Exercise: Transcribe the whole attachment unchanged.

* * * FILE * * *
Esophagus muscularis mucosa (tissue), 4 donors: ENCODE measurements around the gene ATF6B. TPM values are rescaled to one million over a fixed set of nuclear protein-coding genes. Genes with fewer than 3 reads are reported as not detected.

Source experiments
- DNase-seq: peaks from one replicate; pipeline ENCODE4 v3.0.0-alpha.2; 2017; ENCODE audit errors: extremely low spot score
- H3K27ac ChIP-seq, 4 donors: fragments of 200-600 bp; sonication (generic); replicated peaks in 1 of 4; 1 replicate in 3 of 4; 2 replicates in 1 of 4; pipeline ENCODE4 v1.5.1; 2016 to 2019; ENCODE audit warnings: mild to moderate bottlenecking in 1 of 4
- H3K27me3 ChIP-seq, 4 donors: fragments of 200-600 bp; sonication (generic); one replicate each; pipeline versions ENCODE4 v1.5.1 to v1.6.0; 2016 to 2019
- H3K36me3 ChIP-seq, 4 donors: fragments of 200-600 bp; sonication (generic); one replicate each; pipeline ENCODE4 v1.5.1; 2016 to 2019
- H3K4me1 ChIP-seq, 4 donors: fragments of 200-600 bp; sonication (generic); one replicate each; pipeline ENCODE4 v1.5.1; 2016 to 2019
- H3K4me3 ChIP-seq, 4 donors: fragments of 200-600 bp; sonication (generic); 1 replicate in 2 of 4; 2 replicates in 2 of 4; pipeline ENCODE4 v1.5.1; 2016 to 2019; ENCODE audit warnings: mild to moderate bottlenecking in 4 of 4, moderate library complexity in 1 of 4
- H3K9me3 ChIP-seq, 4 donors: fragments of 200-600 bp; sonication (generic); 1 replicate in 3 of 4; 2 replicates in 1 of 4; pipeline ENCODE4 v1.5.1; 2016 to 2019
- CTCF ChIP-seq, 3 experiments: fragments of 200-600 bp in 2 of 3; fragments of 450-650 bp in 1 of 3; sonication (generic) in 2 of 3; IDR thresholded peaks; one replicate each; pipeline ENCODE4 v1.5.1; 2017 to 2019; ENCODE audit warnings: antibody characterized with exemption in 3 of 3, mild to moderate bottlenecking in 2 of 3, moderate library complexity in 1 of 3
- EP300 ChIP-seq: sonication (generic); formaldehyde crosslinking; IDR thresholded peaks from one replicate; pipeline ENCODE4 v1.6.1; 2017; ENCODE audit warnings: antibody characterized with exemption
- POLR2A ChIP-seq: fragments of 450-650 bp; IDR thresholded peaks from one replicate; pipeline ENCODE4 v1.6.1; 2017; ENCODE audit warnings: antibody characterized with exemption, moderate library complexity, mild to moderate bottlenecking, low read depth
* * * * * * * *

Esophagus muscularis mucosa (tissue), 4 donors: ENCODE measurements around the gene ATF6B. TPM values are rescaled to one million over a fixed set of nuclear protein-coding genes. Genes with fewer than 3 reads are reported as not detected.

Source experiments
- DNase-seq: peaks from one replicate; pipeline ENCODE4 v3.0.0-alpha.2; 2017; ENCODE audit errors: extremely low spot score
- H3K27ac ChIP-seq, 4 donors: fragments of 200-600 bp; sonication (generic); replicated peaks in 1 of 4; 1 replicate in 3 of 4; 2 replicates in 1 of 4; pipeline ENCODE4 v1.5.1; 2016 to 2019; ENCODE audit warnings: mild to moderate bottlenecking in 1 of 4
- H3K27me3 ChIP-seq, 4 donors: fragments of 200-600 bp; sonication (generic); one replicate each; pipeline versions ENCODE4 v1.5.1 to v1.6.0; 2016 to 2019
- H3K36me3 ChIP-seq, 4 donors: fragments of 200-600 bp; sonication (generic); one replicate each; pipeline ENCODE4 v1.5.1; 2016 to 2019
- H3K4me1 ChIP-seq, 4 donors: fragments of 200-600 bp; sonication (generic); one replicate each; pipeline ENCODE4 v1.5.1; 2016 to 2019
- H3K4me3 ChIP-seq, 4 donors: fragments of 200-600 bp; sonication (generic); 1 replicate in 2 of 4; 2 replicates in 2 of 4; pipeline ENCODE4 v1.5.1; 2016 to 2019; ENCODE audit warnings: mild to moderate bottlenecking in 4 of 4, moderate library complexity in 1 of 4
- H3K9me3 ChIP-seq, 4 donors: fragments of 200-600 bp; sonication (generic); 1 replicate in 3 of 4; 2 replicates in 1 of 4; pipeline ENCODE4 v1.5.1; 2016 to 2019
- CTCF ChIP-seq, 3 experiments: fragments of 200-600 bp in 2 of 3; fragments of 450-650 bp in 1 of 3; sonication (generic) in 2 of 3; IDR thresholded peaks; one replicate each; pipeline ENCODE4 v1.5.1; 2017 to 2019; ENCODE audit warnings: antibody characterized with exemption in 3 of 3, mild to moderate bottlenecking in 2 of 3, moderate library complexity in 1 of 3
- EP300 ChIP-seq: sonication (generic); formaldehyde crosslinking; IDR thresholded peaks from one replicate; pipeline ENCODE4 v1.6.1; 2017; ENCODE audit warnings: antibody characterized with exemption
- POLR2A ChIP-seq: fragments of 450-650 bp; IDR thresholded peaks from one replicate; pipeline ENCODE4 v1.6.1; 2017; ENCODE audit warnings: antibody characterized with exemption, moderate library complexity, mild to moderate bottlenecking, low read depth